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What next after Baqaiq … when will wars end ?

Yusuf Awadh Al-Azmi

AFTER the terrorist attack on the Saudi ARAMCO facilities in Baqaiq Region, which was described as an aspect of war with the introduction of new technologies for waging wars such as drone and the years of civil strife in Syria and Yemen, the political game is being played in a conventional way from all parties involved, because there is no specific improvement in resolving the war in Yemen except some flashes observed here and there.

Everybody is calling for political solutions, but in reality, the gunshots persist with the air strikes! It has been observed that Syrian regime regained a segment of its political allies in the region and started benefiting from the attendant attractions. It seems that the ‘deep breath policy’ followed by the regime has been fruitful, not because of the regime’s strength but that of its allies and the realignment of international relations among various countries- coupled with different incidents.

The regime benefited from the strained relationship between Turkey and Saudi Arabia, especially after the Khashoggi incident, as evident in a recent communique released by the Arab League where the new method of dealing with the situation in Syria was noted. This signals an impending development toward ending the hard stance with the regime to normalize Syrian representation.

As regards Baqaiq incident, the game has been unveiled and it is clear that the basic problem is to identify the source of fired missiles. Unofficial sources claimed that those missiles were fired from the north, which is a frank allegation. Another observation is that Qatar denounced the attack on ARAMCO facilities, and though the heat was below expectation, it was a step in the right direction.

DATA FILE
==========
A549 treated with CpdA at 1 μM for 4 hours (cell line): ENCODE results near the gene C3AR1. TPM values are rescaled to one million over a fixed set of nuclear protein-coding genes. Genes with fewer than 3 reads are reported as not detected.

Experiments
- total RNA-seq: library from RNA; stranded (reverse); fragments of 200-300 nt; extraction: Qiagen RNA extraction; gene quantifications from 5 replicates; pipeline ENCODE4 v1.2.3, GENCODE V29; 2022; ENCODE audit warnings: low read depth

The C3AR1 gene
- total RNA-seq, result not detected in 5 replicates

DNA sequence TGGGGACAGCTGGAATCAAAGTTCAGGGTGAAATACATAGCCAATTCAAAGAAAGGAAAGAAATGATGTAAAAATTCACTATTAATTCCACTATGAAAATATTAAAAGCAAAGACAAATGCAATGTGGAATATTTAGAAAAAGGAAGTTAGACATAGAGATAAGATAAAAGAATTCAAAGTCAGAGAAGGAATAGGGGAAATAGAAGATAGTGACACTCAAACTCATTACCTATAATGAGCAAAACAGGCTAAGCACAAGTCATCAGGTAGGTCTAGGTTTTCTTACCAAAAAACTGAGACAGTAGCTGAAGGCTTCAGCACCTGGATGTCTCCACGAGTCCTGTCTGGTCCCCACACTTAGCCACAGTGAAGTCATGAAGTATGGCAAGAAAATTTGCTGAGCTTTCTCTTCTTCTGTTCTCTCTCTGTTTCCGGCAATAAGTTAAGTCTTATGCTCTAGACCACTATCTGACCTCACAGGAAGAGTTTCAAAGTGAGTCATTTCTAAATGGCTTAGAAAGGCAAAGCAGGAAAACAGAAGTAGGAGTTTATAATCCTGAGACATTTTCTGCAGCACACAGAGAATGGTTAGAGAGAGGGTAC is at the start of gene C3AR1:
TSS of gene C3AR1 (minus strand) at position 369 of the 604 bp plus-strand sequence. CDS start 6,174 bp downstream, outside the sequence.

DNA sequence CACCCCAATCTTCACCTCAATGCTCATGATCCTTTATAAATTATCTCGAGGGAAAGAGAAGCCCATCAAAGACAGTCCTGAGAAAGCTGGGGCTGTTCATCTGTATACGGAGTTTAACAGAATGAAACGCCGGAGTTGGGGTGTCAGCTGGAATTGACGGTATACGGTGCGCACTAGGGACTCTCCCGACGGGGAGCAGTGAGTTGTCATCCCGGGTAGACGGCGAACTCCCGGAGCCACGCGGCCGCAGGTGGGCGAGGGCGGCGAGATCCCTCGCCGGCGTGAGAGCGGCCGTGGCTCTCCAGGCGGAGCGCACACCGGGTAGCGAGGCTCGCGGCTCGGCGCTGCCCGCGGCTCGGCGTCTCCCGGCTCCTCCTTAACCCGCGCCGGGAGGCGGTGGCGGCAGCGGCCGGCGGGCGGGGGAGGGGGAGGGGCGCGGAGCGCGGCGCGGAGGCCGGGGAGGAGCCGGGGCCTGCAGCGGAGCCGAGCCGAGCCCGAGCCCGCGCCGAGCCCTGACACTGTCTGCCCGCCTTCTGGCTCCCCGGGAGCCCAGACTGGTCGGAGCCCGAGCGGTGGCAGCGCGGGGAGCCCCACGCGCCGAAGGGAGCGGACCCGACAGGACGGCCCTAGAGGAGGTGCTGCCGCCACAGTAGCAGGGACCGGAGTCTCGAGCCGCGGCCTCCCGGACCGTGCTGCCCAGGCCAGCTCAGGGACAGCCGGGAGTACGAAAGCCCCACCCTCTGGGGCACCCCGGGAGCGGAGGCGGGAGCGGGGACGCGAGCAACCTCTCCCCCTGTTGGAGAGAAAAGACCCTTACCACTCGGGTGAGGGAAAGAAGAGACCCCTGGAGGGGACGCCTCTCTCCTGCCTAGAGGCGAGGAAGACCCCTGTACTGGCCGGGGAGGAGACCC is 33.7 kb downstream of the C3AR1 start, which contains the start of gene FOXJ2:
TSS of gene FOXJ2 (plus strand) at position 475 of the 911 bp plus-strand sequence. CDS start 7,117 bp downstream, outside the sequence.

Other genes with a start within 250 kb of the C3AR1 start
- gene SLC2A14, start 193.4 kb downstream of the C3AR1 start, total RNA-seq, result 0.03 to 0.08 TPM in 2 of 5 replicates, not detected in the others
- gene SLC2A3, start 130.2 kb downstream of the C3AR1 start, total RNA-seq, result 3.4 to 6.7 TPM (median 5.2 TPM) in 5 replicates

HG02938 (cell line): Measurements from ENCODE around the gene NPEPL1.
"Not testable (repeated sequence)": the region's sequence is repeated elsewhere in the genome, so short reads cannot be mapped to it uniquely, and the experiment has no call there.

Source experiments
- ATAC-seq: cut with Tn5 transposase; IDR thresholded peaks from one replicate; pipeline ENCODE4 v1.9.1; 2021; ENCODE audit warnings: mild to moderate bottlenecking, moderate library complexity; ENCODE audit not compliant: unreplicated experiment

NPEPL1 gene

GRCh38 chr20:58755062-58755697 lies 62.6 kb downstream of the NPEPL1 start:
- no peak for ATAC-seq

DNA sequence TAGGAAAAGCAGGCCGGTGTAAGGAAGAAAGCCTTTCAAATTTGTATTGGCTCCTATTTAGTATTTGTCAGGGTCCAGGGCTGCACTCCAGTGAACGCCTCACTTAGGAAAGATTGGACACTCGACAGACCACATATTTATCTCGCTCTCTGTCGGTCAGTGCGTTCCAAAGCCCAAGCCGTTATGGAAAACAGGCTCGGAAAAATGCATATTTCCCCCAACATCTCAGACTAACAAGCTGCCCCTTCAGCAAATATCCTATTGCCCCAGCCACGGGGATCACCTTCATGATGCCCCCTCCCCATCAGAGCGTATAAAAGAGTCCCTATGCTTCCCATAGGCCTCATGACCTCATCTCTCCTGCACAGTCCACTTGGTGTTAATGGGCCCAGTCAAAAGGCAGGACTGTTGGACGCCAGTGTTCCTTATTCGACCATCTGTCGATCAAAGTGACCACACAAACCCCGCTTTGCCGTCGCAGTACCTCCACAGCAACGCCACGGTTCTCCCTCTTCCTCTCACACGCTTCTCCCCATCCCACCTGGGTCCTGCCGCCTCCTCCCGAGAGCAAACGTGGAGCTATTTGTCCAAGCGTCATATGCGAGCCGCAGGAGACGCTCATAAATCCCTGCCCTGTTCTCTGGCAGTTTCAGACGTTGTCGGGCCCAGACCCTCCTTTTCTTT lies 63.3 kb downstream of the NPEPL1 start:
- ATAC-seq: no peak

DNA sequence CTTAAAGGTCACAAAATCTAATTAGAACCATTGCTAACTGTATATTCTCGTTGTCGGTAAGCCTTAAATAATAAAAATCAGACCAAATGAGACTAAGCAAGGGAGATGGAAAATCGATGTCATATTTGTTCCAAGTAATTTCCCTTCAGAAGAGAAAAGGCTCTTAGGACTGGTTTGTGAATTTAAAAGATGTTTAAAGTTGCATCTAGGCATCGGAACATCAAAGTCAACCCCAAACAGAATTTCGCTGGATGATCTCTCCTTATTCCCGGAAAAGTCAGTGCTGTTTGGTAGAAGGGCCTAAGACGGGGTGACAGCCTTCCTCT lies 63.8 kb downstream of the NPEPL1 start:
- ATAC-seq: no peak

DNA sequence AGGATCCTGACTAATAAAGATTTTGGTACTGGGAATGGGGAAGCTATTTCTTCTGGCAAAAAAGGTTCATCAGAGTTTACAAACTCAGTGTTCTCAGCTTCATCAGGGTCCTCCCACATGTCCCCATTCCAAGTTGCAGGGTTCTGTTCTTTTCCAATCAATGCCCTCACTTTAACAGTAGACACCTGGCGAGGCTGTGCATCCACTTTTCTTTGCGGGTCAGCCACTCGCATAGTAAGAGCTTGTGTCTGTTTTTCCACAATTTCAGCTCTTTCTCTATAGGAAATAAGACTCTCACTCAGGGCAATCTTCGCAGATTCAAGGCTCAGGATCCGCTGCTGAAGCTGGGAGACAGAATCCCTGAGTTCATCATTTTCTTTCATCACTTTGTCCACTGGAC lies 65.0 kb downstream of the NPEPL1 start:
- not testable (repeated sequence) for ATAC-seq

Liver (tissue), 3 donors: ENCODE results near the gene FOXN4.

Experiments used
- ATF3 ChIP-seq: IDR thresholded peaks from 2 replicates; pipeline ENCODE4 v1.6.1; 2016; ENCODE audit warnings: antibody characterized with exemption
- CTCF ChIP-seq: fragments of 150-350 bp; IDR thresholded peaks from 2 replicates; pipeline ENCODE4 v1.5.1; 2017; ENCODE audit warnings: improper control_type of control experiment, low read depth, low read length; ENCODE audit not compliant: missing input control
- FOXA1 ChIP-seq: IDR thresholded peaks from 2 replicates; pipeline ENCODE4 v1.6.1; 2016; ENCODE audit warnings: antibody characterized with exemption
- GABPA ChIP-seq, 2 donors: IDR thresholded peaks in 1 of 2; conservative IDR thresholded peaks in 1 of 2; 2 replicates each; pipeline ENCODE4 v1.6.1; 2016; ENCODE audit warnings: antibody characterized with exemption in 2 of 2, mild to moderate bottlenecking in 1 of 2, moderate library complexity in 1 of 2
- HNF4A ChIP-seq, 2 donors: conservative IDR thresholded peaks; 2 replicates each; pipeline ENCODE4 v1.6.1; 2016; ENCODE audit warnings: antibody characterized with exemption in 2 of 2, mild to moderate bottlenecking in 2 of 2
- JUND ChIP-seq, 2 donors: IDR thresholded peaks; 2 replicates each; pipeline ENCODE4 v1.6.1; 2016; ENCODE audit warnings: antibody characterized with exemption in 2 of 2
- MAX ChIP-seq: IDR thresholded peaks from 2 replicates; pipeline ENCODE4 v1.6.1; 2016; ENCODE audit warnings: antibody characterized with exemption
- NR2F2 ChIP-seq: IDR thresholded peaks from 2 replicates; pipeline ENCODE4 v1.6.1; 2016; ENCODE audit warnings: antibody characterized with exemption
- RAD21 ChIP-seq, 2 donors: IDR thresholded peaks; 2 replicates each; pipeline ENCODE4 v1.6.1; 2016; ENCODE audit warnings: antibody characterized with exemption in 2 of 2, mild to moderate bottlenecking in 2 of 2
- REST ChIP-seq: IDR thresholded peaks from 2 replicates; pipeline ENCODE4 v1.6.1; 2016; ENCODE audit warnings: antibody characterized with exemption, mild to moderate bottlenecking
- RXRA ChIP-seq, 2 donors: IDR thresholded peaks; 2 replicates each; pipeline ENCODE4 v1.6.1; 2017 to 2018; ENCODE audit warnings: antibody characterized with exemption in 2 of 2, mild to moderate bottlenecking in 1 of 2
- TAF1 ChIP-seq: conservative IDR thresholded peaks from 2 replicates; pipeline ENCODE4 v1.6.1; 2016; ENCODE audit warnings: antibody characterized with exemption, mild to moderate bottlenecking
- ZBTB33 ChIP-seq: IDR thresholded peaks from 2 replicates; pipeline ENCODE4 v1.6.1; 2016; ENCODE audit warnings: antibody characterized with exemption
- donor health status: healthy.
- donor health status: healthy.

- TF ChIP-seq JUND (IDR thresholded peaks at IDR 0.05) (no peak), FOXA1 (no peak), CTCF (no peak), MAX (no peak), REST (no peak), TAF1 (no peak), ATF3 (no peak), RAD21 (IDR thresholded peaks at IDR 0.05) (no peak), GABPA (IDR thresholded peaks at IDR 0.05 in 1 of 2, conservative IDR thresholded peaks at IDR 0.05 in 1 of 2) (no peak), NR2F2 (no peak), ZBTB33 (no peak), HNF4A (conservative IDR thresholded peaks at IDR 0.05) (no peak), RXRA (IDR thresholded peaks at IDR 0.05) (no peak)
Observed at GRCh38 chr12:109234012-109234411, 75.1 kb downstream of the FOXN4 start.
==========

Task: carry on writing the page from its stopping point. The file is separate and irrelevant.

Consequently, the statement issued by Yemeni Houthi Movement claiming responsibility for the criminal act in Baqaiq and expressing appreciation to those who cooperated are signals to be understood that the deed was pulled off with massive arrangements among several parties.

Surely, as reported by several unofficial sources, the attack did not emanate from the South but rather the North! Back to the article’s headline about what happens next after Baqaiq, I will take a look at an important issue; Saudi Arabia craves for political solution before and after Baqaiq incident and the leadership knows well that nobody profits from war. However, the Houthi Movement- based on our observation- has not backed down from the repeated assaults on Saudi facilities as it once did in Abha, and then Gezan, without leaving out Najran.

We face many questions to which there are no answers yet. Chief among them: When will the war in Yemen end? When will the hot situation in the Gulf region cool down? When will the leadership in Tehran become reasonable and stop supporting suspicious groups and wars by proxy and efforts to meddle in the affairs of neighbors?


“There’s no honorable way to kill, no gentle way to destroy. There is nothing good in war except its ending.”

– Abraham Lincoln

By Yousef Awadh Al-Azmi

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